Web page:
The difference between housing co-op and cohousing
A housing co-op, short for housing cooperative, is a type of housing in which residents collectively own and govern the property. In a housing co-op, residents purchase shares in the cooperative corporation, which gives them the right to occupy a specific unit within the co-op's property. Each member of the co-op has an equal vote in the decision-making process, regardless of the number of shares they own.
Housing co-ops have a long history, with the first known co-op being established in 1859 in London, England. The concept of co-op housing spread to the United States in the late 1800s, where it was embraced as a way for working-class people to pool their resources and gain access to affordable housing. During the Great Depression, the United States government encouraged the development of co-ops as a way to provide low-cost housing to those in need.
In Europe and North America, co-ops have traditionally been a form of affordable housing for low-income and working-class individuals and families. However, in recent years, co-ops have also been established for middle- and upper-income residents, and are increasingly being used as a way for people to gain access to affordable housing in high-cost urban areas.
Cohousing, on the other hand, is a type of intentional community in which residents live in separate, privately owned homes but share common spaces and resources. Cohousing communities are typically organized around a common interest or goal, such as environmental sustainability or intergenerational living. In cohousing, residents make decisions collectively and share responsibilities such as cooking and cleaning.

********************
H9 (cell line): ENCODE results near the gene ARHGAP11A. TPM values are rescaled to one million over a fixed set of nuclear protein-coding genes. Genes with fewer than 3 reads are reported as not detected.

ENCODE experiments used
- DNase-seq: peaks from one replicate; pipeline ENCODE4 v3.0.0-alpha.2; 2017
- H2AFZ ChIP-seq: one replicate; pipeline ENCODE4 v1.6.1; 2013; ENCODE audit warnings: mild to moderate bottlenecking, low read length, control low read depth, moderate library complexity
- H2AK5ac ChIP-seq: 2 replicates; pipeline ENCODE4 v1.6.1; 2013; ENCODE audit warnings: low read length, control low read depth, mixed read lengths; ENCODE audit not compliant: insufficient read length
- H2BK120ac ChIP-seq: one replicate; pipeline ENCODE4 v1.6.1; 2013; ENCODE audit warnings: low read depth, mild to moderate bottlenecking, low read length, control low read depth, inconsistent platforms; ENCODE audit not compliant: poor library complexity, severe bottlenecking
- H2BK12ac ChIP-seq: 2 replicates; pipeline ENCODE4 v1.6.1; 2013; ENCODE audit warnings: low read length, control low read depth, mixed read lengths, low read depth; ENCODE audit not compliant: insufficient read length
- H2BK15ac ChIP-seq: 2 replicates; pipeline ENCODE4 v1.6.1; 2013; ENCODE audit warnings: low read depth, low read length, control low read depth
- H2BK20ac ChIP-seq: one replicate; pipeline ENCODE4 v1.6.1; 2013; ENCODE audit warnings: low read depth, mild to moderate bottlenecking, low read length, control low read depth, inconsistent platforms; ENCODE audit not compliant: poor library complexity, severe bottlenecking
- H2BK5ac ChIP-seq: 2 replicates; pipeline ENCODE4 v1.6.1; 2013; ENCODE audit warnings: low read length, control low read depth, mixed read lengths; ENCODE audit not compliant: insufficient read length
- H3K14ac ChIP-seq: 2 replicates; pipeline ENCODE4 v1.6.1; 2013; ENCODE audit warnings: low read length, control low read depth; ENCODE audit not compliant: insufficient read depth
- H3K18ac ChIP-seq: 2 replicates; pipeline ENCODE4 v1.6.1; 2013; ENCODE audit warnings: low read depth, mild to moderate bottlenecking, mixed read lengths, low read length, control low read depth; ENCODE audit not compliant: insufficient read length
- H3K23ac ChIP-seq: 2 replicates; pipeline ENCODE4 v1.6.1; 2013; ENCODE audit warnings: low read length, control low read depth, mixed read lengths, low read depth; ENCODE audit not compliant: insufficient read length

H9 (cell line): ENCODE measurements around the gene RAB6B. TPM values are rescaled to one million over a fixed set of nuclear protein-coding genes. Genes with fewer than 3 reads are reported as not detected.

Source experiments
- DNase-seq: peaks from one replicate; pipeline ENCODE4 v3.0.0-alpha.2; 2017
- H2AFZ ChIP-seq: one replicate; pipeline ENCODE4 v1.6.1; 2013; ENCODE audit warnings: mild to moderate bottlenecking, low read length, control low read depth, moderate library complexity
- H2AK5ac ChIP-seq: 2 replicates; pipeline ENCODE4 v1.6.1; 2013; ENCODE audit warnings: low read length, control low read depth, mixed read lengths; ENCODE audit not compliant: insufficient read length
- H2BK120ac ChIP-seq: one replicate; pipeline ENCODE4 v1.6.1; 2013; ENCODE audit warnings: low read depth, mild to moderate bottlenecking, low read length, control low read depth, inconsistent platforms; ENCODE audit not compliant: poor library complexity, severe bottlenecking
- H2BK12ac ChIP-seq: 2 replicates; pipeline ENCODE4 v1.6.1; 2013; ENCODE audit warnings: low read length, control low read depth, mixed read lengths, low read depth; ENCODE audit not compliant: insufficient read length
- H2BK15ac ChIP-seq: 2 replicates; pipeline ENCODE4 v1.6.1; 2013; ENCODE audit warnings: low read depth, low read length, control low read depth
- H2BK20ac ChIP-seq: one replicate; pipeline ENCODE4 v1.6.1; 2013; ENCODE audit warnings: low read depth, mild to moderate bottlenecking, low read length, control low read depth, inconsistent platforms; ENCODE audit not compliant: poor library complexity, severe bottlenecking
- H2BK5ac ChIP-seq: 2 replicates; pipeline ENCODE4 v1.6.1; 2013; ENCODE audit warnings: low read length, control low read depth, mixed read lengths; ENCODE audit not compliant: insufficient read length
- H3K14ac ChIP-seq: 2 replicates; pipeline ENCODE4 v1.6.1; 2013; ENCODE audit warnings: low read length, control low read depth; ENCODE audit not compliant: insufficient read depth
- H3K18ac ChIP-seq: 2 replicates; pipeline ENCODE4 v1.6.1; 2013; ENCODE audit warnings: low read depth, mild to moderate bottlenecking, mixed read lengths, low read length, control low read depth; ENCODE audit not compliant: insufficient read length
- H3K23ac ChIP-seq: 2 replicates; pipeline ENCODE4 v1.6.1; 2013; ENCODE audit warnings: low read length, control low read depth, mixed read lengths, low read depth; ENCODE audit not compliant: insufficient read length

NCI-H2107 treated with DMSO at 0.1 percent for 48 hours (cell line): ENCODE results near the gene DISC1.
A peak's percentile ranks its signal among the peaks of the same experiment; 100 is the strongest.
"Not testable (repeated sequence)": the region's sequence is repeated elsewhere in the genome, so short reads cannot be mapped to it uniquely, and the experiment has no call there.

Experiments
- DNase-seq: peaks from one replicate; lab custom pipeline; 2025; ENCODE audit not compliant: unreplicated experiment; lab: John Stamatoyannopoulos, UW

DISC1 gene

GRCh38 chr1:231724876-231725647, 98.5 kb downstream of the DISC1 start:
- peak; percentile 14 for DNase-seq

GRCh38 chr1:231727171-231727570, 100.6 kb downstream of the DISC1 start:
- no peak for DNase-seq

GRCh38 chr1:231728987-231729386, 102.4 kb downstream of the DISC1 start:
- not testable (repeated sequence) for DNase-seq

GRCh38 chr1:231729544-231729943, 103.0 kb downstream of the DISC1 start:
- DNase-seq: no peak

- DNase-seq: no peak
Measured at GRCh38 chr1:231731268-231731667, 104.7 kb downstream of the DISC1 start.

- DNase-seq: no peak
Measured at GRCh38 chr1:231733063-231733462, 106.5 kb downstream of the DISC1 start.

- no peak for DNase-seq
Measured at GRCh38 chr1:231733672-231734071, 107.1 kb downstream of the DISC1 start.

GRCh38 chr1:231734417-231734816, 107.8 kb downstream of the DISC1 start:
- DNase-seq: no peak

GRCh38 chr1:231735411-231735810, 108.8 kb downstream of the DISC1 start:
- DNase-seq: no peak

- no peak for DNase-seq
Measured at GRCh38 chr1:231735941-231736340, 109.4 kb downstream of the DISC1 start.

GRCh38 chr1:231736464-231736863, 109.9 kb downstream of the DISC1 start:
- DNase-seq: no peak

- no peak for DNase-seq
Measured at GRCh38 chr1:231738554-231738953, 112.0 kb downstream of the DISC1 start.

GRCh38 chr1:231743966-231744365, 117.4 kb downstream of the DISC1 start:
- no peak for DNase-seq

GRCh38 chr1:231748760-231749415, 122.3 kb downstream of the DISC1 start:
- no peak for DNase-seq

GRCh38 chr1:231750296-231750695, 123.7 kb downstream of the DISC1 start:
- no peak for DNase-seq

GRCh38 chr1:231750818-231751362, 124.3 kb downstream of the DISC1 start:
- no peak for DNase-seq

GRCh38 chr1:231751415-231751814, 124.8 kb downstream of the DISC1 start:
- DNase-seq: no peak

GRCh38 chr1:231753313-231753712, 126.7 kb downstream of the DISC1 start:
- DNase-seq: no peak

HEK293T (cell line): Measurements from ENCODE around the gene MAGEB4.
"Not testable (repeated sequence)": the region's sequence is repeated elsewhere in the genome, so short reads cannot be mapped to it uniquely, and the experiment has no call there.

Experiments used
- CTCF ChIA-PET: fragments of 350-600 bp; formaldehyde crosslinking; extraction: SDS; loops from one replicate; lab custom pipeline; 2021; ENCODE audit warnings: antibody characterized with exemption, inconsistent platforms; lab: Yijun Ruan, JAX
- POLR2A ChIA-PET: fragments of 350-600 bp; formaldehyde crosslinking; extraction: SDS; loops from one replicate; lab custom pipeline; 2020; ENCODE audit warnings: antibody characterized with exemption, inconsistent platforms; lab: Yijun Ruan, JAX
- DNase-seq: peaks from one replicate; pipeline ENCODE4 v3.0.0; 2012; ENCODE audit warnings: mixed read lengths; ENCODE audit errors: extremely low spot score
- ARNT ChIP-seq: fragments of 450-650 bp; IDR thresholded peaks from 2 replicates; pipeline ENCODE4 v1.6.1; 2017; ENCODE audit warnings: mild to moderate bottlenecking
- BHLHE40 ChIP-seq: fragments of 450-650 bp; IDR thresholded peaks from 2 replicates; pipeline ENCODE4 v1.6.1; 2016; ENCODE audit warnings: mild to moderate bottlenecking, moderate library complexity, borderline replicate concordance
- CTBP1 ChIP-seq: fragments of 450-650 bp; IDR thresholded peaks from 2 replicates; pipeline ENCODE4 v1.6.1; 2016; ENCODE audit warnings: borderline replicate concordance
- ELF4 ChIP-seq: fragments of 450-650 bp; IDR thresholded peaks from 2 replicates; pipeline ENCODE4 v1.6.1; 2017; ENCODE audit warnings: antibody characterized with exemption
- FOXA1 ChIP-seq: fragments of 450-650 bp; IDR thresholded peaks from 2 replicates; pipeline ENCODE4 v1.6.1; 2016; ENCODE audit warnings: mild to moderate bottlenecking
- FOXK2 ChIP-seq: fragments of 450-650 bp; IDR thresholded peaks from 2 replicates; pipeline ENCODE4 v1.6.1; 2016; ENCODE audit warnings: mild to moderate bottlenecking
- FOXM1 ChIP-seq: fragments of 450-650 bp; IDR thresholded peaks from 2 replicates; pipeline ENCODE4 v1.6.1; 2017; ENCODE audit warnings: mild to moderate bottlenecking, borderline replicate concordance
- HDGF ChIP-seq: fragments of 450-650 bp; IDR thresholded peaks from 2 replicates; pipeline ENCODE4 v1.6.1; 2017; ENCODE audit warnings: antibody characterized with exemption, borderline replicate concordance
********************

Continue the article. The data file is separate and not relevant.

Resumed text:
There are some similarities between housing co-ops and cohousing. Both types of communities are based on the idea of collective ownership and decision-making, and both are designed to provide residents with a sense of community and shared responsibility. However, there are also important differences between the two. Housing co-ops are typically focused on providing affordable housing, while cohousing communities are focused on building intentional communities. Additionally, residents in a housing co-op typically have individual ownership of their unit, while in a cohousing community, residents often share ownership of the common spaces.
Housing co-op and cohousing are two different models of collective living, with different origins and different goals. Housing co-op is more affordable housing focused, while cohousing is more community focused. Both models have evolved over time and can be found in different countries and cultures, providing different options for people to live in a collective and shared way.
"Housing Cooperatives: A Model for Affordable Housing." National Cooperative Business Association, www.ncba.coop/housing-cooperatives-a-model-for-affordable-housing.
"Cooperative Housing." HUD.gov, U.S. Department of Housing and Urban Development, 7 Jan. 2021, www.hud.gov/program_offices/housing/mfh/coop.
"Cohousing: What It Is and How It Works." AARP, www.aarp.org/home-garden/housing/info-2019/cohousing-communities.html.
"Housing Co-ops." Co-operative Housing International, www.coophousing.org/what-is-co-operative-housing/housing-co-ops.
"Cohousing." The Cohousing Association, www.cohousing.org/what-is-cohousing.
Pedro Aibéo, 17.01.2023